Red state Democrats parrot Republicans at their peril

How’s this for a profile in courage? The Democratic candidate for the U.S. Senate in Georgia, Michelle Nunn, has boldly confessed that she voted for Barack Obama in 2008 and 2012. What an amazing thing – a Democrat admitting she voted for the Democratic presidential candidate.

In a sane world, this should hardly seem a remarkable occurrence. I am hard pressed to remember a time since 1964 when Republican candidates for office were being forced to distance themselves from a Republican presidential candidate. But in some states this year, any association with Barack Obama is considered toxic, even for members of his party.

In Kentucky, as I have noted before, Alison Lundergan Grimes, the Democrat who many thought had a chance to unseat Senate Minority Leader Mitch McConnell, has made a fool of herself by refusing to say which presidential candidate she backed in 2012. Grimes’ inane excuse – ballots are supposed to be secret, she insists – has made her look disingenuous and weak. Kentucky Democrats will now cast ballots for her with embarrassment, rather than pride, and independent voters will have gotten the message that she cannot be trusted to speak with candor and conviction.

This is part of a pattern that too many Democrats have followed for six years. In 2010, after passing the landmark healthcare legislation that came to be known as Obamacare, Democrats took cover in the face of the rampaging tea party instead of defending their accomplishment. The result: Democrats lost control of the House of Representatives.


This year, with Obamacare locked into the American system and proving to be more popular and less costly than many might have imagined at the program’s fumbled inception, are Democrats boasting? Not in the battleground states. There, if healthcare is mentioned at all, candidates on the D side babble about how they plan to fix it and reform it.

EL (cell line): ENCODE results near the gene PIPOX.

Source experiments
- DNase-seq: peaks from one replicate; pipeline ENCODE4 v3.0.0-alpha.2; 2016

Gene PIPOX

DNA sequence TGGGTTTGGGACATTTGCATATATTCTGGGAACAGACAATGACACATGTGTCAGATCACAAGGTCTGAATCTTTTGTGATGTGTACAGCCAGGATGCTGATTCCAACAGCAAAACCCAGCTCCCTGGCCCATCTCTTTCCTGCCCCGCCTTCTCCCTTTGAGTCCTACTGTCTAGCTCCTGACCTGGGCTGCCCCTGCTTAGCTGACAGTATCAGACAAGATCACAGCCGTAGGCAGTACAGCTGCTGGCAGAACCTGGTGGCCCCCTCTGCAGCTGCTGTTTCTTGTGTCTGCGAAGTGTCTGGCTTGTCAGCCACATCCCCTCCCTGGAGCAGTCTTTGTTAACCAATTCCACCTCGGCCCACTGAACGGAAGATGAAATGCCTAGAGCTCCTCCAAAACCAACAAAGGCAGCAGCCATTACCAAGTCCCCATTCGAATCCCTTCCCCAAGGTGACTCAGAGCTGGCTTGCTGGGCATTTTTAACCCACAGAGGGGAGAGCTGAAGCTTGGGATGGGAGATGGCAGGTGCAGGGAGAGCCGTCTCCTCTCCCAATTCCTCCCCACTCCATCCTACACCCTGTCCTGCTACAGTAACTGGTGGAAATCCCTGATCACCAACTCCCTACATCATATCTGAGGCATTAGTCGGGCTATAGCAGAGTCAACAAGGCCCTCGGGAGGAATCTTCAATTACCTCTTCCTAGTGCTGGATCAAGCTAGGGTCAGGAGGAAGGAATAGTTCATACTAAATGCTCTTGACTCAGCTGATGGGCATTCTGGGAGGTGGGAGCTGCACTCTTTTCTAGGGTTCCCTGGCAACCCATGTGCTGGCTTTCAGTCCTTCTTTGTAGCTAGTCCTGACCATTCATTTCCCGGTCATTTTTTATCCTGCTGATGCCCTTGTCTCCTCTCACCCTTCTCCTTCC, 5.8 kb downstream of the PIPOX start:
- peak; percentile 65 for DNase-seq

This plays perfectly into the Republican narrative that the Affordable Care Act is a disastrous corruption of American healthcare that, in Mitch McConnell’s words, must be torn out “root and branch.” McConnell and every other Republican who is not totally deluded knows that is not going to happen. Obamacare is too popular to be killed, just as they feared it would be. But, for campaign purposes – rallying the conservative troops and putting Democrats on the defensive – preaching the evils of Obamacare is still an effective tactic. This is true, in part, because too many Democrats – even a Democrat like Grimes who is running in a state where Obamacare has been a big success – cede the storyline to the GOP.

Republicans may not know how to appeal to young people, blacks, Latinos or single women, and their base may be shrinking, but they still control the terms of debate in this country. They and their compatriots in the conservative media have molded and marketed a version of reality in which government is always wrong, guns are at risk of confiscation, the federal budget is out of control, poor people are living high off the tax dollars of the middle class, corporations are being crushed by regulation, Mexicans are flooding the southern border and terrorists are running wild while the president cowers under his desk.

Each one of those points is either a complete falsehood or, at the very least, highly debatable. Rather than engaging in a debate, however, Democrats in competitive congressional districts and senate contests in red-leaning states choose to buy into the Republican narrative.


Yes, in a campaign it is hard to present a case that contradicts the fantasies that pervade the right wing media and get lodged in voters’ brains, but, with so many Republicans running on a string of falsehoods, it would be nice to see more Democrats speaking up for a fact-based version of reality.